5000 K
.E 4000
.- 3000
16000 m' 2000

12 000

10 000
0 - I I I I I
0 100 200 300 400 500
6000 Amount of nitroxynilhg g-1

4000 Fig. 3. Linear regression of a series of extracts from muscle samples

spiked with 1&500 ng g-I of nitroxynil and carried through the assay;
a, injection volume, 20 yl. Extracts from samples spiked with >50 ng g-1
of nitroxynil were diluted with the mobile phase before injection to
prevent saturation of the electron multiplier signal


2 3000
' I I I I 1
Table 1. Recovery of nitroxynil added to tissue samples

Added/ng g-' Found& g- Recovery, YO

10 8.4 84
- ('' 50 44.5 89
13 000
150 106.2 71
250 236.7 95
11000 - 400 284.9 71
500 413.6 83
9000 -
Table 2. Nitroxynil levels in muscle and kidney from treated cattle

Nitroxynil/ng 8-1

3000 ' 1
3 4
1 I

Run t i m e h i n
3 540 780
g. 2. Ion chromatograms at m/z 290 of a 2 0 4 injection of ( u ) a 100 4 540 790
; ml-I nitroxynil standard solution (nitroxynil elutes at 4.8 min); (6) 5 360 -
blank muscle extract; and ( c ) a tissue extract from a muscle sample 6 510 -
iked with 10 ng g-I of nitroxynil
ANALYST. SEPTEMBER 1989, VOL. 114 1015

The results for a batch of samples submitted to this and (3) Townsend discharge assisted CT. For nitroxynil we
laboratory from an abattoir as part of a residue testing scheme found that filamcnt-assisted CI gave the best sensitivity and
are shown in Table 2. It was believed the animals concerned this form of ionisation was therefore used for the assay. The
had been treated with the drug and submitted for slaughter instrument also allows the measurement of both positive and
within the recommended withdrawal period of 28 d . The negative ions, and operation in the negative-ion mode was
values ranged from 130 to 540 ng g-1 for muscle and from 160 again found to offer the greater sensitivity for nitroxynil.
to 790 ng g-1 for kidney. The assay was found to be linear up to at least 500 ng g-1 of
nitroxynil in tissues (Fig. 3) and recoveries averaged 82%
(Table 1). It was not, therefore, necessary to construct a
Discussion calibration graph for each batch of samples. A 100 ng ml-1
High-performance liquid chromatography - mass spec- standard injected after each batch of five sample extracts was
trometry offers analytical laboratories a further instrumental found to be sufficient.
technique for the specific analysis of a wide range of chemical The proposed assay was used to confirm the presence of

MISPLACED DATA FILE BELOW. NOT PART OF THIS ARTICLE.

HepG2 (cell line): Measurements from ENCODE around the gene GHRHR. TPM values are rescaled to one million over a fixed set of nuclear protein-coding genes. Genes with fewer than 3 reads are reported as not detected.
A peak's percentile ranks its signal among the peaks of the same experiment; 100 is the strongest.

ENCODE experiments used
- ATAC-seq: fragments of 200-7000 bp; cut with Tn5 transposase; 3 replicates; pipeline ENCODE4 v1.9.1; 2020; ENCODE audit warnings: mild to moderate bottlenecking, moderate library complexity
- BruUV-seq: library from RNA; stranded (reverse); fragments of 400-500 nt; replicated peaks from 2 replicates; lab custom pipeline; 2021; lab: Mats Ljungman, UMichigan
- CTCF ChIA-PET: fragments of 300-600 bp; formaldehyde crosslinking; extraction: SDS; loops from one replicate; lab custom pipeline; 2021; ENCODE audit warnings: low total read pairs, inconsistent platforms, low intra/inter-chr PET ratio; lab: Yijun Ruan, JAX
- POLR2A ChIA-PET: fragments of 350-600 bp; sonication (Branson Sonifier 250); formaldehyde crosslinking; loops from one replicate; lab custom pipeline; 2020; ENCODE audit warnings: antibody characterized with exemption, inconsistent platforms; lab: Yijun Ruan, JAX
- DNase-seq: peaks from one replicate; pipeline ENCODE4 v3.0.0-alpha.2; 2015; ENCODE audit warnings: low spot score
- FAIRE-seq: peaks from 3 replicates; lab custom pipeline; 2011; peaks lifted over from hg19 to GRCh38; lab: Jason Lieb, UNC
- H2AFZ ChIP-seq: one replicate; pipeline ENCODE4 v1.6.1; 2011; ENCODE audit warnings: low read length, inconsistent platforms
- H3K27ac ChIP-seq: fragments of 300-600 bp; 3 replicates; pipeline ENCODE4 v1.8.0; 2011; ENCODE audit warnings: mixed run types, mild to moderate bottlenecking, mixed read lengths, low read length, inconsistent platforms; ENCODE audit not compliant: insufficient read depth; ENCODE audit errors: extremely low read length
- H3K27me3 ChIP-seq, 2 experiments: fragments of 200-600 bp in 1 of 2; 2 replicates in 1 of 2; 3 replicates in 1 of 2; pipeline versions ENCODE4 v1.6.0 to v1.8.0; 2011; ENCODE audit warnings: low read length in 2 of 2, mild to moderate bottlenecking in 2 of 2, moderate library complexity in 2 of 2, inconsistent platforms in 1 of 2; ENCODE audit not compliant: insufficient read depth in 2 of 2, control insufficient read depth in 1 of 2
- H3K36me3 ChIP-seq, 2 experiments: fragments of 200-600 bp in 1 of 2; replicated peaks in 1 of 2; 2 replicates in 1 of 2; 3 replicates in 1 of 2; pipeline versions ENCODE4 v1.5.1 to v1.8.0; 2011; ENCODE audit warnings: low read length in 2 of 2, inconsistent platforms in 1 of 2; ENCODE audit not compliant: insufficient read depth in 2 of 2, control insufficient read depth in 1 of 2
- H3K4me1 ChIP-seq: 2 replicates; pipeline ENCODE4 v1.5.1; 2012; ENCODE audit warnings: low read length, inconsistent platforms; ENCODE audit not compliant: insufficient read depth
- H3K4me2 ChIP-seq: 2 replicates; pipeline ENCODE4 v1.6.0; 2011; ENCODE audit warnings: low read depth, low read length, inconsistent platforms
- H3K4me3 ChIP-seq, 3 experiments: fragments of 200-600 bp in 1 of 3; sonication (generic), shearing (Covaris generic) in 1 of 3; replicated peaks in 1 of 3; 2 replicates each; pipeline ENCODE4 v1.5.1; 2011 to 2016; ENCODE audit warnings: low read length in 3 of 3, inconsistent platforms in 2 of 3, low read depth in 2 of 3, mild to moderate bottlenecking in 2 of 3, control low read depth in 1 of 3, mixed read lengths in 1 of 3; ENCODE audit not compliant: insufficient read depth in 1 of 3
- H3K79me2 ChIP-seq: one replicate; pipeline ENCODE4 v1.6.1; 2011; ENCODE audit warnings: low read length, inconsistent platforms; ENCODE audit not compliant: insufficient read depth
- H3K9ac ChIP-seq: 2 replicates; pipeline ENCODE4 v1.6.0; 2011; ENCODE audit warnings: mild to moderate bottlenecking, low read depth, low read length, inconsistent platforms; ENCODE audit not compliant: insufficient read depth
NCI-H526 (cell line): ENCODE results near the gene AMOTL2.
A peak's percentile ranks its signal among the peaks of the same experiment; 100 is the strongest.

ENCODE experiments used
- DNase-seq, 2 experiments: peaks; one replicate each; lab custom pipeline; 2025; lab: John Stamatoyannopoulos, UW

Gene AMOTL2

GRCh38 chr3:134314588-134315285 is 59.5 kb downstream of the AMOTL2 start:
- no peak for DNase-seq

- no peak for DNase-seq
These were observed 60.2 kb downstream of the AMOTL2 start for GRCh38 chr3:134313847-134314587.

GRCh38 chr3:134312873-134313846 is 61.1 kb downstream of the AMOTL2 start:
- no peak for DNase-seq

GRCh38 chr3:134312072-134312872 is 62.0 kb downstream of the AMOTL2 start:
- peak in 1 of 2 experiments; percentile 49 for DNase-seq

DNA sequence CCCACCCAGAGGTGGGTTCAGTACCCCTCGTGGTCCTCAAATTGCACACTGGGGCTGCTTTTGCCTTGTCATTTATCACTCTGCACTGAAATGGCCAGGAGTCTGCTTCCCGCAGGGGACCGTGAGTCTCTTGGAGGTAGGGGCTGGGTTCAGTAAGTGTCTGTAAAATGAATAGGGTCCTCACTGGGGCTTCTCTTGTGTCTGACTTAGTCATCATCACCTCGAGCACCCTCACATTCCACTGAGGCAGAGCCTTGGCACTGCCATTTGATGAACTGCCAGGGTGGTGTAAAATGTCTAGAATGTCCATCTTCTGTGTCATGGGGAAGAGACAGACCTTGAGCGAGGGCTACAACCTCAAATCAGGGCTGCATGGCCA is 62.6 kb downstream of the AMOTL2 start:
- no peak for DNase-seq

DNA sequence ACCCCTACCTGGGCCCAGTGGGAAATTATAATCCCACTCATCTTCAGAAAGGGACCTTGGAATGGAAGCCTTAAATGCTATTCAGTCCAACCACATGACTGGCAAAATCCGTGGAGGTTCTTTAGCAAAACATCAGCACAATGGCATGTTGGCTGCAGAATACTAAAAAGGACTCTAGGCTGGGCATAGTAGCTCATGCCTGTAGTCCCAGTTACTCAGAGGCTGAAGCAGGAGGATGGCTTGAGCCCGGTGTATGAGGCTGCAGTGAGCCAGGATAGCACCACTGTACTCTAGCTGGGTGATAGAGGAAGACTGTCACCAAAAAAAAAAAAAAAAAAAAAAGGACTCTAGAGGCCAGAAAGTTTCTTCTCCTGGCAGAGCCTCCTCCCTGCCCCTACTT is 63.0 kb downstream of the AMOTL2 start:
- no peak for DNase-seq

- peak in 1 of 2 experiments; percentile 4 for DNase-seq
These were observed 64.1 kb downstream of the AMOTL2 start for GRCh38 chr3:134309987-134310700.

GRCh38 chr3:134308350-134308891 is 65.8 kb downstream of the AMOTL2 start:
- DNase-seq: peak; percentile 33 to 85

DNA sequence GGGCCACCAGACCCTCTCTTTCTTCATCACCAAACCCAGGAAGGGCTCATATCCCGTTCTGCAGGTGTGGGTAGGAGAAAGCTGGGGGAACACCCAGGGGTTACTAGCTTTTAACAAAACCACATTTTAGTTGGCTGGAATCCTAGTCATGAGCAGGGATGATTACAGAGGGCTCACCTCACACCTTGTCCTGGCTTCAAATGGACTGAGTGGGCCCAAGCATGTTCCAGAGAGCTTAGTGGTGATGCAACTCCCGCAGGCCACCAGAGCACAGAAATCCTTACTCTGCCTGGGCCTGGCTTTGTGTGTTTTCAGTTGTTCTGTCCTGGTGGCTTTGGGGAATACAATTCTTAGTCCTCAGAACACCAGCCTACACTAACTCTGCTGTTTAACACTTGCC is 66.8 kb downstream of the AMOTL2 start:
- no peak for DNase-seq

compounds. Using dedicated HPLC - MS systems such as the nitroxynil residues in muscle, liver and kidney samples
Vestec thermospray instrument described here, the analysis is submitted from abattoirs as part of our residue testing
easier than using gas chromatography coupled with mass programme. A batch of 15 samples can easily be analysed by
selective detection. Derivatisation is generally not required one operator in one working day and the results are more
and clean-up steps are often relatively simple. There are two specific than those obtained with previously reported
main reasons for this: (1) the sensitivity of thermospray methods. The sensitivity is also higher, with a detection limit
H P L C - M S using Cl is compound dependent, with some of 2 ng 6-1 in tissues, compared with 100 ng g-1 when using the
compounds such as nitroxynil giving good sensitivity whereas polarographic method.3
others are relatively insensitive; and (2) little fragmentation of
the molecules takes place, with mainly the mass ion and a few
large fragment ions being produced. In the proposed method, References
the only clean-up step required after the initial extraction is for
1. Lucas. J. M . S . , Rr. Vet. J . . 1967, 123, 198.
the removal of fats. This was achieved by extracting the 2. Ekstrom, L. G., and Slania, P., Actu Ver. Scand., 1982,23,313.
nitroxynil from diethyl ether into disodium hydrogen ortho- 3. Parnell, M. J., Pestic Sci., 1970. 1. 138.
phosphate solution, acidifying the extract and re-extracting 4. Kazacos, M . , and Mok, V., Aust. J . Dairy Technol., 1986, 41,
into diethyl ether. As can be seen from Fig. 2, no interfering 82.
compounds are present in the ion chromatograms of the ion at
rnfz 290. Paper 9i00835G
The Vestec HPLC - MS instrument used offers three modes Received February 23rd, 1989
of ionisation: (1) pure thermospray; (2) filament-assisted CI; Accepted April 17th, 1989